6

Has anyone been successful in replacing eggs with applesauce in a box brownies recipe? I'm trying to stick with a boxed brownie mix but has an egg and we have someone with an egg allergy in the house. When I tried it (1/4cup of applesauce per egg) the brownies came out oily, runny, and wouldn't bake. I am hoping to get a fudgy, chewy final product and not to dry out at all. Has anyone had any luck doing so?

  • 3
    Possible duplicate of Brownies without egg – mattm Aug 31 '17 at 17:46
  • 4
    You should make sure there's no egg in the brownie mixture in general. Many boxed mixes have powdered egg. – Catija Aug 31 '17 at 18:00
  • 2
    I do not agree that this is a duplicate, since it's specifically asking about substituting applesauce and troubleshooting the results. The suggested duplicate has many potential substitutes, including applesauce. – Erica Sep 1 '17 at 15:32
  • 3
    Jennifer, it may depend on the brand of mix you used. Could you post the brand and the ingredients/method you used here? – Catija Sep 1 '17 at 20:31
3

Egg yokes contain molecules called lecithins that act as an emulsifier (something that helps oils to mix with water). I'm guessing the brownie mix calls for canola oil to be added, which is what is causing it to come out oily. You can address this in a couple ways.

  1. Substitute the oil with butter. Butter is already an emulsion itself, and so will tend to separate less from the liquid ingredients. This will make the brownies thicker when cooled, so the mouthfeel will be less moist.
  2. Substitute 1 Tbsp soy lecithin (available from Amazon) per egg yolk. This is the most direct way to compensate.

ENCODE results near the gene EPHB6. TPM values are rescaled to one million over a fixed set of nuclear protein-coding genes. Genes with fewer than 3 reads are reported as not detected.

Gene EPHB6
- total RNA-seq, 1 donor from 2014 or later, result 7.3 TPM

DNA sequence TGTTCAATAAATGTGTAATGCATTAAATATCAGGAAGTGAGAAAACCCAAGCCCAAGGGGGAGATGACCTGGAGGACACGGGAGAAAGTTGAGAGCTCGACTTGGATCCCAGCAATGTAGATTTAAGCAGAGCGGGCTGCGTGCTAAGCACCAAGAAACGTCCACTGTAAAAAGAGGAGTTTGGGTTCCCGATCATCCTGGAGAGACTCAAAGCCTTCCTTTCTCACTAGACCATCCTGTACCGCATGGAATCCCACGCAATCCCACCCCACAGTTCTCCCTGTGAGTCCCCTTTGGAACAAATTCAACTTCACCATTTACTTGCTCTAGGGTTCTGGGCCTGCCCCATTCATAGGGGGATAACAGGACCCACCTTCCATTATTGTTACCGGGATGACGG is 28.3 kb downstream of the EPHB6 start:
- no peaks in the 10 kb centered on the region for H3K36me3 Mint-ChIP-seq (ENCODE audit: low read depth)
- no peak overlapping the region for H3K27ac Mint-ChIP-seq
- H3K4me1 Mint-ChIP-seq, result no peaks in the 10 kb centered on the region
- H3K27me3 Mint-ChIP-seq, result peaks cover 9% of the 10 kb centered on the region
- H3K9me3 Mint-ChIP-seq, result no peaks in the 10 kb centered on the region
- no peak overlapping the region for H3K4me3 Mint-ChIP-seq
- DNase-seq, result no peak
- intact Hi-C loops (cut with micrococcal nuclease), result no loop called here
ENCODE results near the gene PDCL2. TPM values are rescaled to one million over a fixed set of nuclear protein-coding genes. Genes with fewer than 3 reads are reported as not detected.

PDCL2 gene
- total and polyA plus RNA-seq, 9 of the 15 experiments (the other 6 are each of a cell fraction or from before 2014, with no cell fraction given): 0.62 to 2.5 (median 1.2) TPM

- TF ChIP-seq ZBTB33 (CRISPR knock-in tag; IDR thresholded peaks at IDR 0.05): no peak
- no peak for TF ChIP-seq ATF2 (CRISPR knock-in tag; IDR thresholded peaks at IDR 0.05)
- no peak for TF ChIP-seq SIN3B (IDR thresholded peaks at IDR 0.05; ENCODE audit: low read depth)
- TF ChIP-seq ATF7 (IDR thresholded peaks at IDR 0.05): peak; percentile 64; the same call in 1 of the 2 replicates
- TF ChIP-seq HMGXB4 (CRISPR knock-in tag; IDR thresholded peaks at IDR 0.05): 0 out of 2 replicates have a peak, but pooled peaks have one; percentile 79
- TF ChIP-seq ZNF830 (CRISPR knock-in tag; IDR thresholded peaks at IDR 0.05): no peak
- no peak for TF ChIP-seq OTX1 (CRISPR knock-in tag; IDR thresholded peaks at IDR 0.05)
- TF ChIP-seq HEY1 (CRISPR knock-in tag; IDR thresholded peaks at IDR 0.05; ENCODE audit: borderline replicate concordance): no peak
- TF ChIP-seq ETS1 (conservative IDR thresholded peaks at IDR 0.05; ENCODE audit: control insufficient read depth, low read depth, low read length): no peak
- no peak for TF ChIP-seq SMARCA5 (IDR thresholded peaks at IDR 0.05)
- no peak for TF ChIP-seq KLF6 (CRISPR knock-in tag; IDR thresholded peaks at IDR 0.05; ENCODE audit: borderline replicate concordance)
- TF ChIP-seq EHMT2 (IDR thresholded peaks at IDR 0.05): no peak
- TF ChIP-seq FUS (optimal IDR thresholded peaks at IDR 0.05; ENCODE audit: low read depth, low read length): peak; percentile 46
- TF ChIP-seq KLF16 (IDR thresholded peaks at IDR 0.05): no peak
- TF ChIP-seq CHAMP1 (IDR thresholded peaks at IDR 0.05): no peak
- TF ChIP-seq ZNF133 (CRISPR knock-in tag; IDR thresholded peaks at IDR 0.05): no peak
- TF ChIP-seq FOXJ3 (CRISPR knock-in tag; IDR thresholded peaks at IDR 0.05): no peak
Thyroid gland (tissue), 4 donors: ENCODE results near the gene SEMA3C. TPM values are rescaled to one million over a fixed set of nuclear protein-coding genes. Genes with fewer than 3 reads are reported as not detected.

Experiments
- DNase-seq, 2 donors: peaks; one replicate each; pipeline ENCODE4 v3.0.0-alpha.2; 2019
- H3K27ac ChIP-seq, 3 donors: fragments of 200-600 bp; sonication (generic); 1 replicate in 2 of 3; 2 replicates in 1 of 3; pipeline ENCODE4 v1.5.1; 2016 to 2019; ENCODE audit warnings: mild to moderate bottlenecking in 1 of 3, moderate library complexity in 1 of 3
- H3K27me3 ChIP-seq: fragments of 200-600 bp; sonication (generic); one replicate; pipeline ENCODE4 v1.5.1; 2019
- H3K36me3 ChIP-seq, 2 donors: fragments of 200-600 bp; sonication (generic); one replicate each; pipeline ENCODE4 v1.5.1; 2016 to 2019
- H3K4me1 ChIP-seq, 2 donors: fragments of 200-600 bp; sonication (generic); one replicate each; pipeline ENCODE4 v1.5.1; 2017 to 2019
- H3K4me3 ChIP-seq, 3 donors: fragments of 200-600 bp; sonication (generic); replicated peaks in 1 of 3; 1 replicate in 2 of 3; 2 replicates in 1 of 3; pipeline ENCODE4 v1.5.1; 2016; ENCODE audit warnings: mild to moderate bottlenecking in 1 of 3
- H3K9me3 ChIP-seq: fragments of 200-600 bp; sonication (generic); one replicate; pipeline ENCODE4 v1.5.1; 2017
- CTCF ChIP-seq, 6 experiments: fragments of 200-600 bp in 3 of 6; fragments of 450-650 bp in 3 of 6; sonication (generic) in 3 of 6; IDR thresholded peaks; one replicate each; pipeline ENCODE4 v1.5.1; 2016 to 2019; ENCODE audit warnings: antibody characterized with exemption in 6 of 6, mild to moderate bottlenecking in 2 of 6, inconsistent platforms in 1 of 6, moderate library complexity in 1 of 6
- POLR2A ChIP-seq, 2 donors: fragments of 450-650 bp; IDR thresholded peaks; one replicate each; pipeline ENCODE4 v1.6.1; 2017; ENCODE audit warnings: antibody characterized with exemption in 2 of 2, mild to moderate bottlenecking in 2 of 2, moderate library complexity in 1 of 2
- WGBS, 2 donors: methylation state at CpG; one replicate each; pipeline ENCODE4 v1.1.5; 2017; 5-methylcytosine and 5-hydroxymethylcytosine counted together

Egg whites also have useful material properties for baking. They act as a leavening agent and also help provide a set texture when the protein denatures at high temperatures. These are harder to compensate for but also less critical than emulsification. Try these next ideas if you are still unsatisfied with the texture.

  • Add baking powder if you want the brownies fluffier.
  • I've never tried this personally, but apparently substituting 1/4 cup pureed silken tofu per egg will help your batter set as though it had egg whites. It makes sense since both are basically networks of hydrophilic proteins.
2
+50

You can only substitute applesauce for oil. Can use powered egg, being sold on Amazon. But don't really need the egg at all. If you want...can use 1 Tlb per egg of Greek yogurt. Hav'nt tried it, but the chef on TV uses it.

Your Answer

By clicking “Post Your Answer”, you agree to our terms of service, privacy policy and cookie policy

Not the answer you're looking for? Browse other questions tagged or ask your own question.